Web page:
nettik utility's output, if
it is implemented correctly, which can look a little strange.
Here is an example of correct output,
including what it looks like when run through
$ mips.stdin nettik.mips <<< "Meow meow" Running MIPS program. woem woeMMIPS program completed normally. $01 = 0x00000001 $02 = 0x00000000 $03 = 0x0000000a $04 = 0x00000004 $05 = 0x0000004d $06 = 0x0000000a $07 = 0x00000000 $08 = 0x00000000 $09 = 0x00000000 $10 = 0x00000000 $11 = 0xffffffff $12 = 0x00000000 $13 = 0x00000000 $14 = 0x00000000 $15 = 0x00000000 $16 = 0x00000000 $17 = 0x00000000 $18 = 0x00000000 $19 = 0x00000000 $20 = 0xffff000c $21 = 0xffff0004 $22 = 0x00000000 $23 = 0x00000000 $24 = 0x00000000 $25 = 0x00000000 $26 = 0x00000000 $27 = 0x00000000 $28 = 0x00000000 $29 = 0x00000000 $30 = 0x01000000 $31 = 0x8123456c $ mips.stdin nettik.mips <<< "Meow meow" > output.txt ... $ cs241.binview -ba output.txt ^LF w o e 00001010 01110111 01101111 01100101 m (SP) w o 01101101 00100000 01110111 01101111 e M 01100101 01001101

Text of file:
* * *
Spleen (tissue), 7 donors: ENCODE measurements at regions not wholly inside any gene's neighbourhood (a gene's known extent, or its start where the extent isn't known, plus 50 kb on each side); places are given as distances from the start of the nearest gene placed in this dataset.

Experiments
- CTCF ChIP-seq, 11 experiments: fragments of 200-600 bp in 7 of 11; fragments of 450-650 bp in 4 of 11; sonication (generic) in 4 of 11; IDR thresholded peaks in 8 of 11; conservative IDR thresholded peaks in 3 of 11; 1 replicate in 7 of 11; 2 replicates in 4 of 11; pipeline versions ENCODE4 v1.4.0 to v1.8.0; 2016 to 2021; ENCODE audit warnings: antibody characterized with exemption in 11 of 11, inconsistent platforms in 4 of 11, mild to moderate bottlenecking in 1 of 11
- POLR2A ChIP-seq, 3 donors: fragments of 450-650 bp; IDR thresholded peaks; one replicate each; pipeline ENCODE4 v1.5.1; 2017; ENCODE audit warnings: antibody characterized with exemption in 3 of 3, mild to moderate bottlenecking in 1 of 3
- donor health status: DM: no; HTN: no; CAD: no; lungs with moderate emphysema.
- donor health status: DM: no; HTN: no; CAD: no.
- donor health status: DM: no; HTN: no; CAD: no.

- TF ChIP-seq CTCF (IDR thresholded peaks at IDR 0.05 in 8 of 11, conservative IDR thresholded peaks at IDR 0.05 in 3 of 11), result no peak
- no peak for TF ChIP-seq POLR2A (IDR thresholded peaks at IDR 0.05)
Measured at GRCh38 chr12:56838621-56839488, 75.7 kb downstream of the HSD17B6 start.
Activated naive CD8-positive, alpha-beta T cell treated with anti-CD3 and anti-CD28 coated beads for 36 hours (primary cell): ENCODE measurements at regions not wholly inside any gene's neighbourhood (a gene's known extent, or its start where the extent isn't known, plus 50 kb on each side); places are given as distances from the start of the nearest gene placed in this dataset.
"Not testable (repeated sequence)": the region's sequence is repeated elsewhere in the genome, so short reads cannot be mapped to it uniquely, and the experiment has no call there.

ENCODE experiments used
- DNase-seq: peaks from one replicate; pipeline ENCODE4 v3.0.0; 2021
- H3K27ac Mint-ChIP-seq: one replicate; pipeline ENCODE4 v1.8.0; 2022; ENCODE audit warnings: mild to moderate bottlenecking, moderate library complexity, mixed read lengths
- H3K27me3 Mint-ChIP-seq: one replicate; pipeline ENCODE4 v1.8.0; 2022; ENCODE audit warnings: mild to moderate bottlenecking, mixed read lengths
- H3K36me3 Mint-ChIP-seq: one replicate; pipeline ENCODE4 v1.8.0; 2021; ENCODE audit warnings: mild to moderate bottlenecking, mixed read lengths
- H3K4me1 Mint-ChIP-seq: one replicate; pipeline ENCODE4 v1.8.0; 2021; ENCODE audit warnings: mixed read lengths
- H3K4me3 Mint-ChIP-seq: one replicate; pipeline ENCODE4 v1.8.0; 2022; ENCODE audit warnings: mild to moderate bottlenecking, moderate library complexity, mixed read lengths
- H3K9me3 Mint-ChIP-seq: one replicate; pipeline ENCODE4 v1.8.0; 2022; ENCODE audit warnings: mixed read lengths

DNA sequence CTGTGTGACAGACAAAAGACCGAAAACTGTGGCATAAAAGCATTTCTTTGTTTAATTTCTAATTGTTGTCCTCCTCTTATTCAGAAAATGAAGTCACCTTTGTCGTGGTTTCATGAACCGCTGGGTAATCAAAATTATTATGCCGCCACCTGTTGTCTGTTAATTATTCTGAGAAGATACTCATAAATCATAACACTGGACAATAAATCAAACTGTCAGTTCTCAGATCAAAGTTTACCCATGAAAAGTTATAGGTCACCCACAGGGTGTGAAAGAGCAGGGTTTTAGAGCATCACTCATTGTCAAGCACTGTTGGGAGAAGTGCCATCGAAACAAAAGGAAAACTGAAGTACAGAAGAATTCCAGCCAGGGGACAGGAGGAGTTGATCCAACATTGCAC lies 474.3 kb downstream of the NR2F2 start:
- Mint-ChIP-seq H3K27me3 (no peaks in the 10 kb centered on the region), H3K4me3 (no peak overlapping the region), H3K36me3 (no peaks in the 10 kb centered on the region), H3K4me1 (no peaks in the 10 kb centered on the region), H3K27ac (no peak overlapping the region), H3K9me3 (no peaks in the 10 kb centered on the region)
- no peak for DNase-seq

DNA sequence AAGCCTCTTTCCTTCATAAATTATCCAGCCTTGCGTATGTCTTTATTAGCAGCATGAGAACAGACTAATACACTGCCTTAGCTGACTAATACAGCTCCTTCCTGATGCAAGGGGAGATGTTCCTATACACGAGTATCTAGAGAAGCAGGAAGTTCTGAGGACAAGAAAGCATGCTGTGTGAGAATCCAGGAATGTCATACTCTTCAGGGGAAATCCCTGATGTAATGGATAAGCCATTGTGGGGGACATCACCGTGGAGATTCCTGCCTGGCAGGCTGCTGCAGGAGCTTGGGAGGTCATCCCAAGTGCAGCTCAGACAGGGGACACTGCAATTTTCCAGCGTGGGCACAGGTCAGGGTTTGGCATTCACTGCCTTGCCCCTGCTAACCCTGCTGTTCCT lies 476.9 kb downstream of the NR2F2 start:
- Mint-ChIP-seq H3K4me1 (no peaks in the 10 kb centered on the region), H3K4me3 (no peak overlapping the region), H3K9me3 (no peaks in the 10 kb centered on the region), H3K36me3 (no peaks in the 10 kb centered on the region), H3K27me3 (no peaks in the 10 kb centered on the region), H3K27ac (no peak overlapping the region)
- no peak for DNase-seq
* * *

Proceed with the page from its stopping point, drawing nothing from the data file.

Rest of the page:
You can see above that the output starts with a newline, but does not end with
a newline, so it runs together with the "MIPS program completed normally" message.
This is the expected behaviour for the given input.
Note also the
^LF (line feed) at the beginning of the
Write a MIPS program that takes an array as input, where register 1 contains
the starting address and register 2 contains the size (number of elements).
The program should determine whether the array is strictly
increasing with respect to a custom comparison procedure called
That is, suppose we have an array
A of length n,
and a procedure called
compare which takes two
array elements as parameters, in registers 1 and 2.
compare procedure returns the value 1 (in register 3)
if the first parameter is considered "less than" the second parameter, and
otherwise returns the value 0.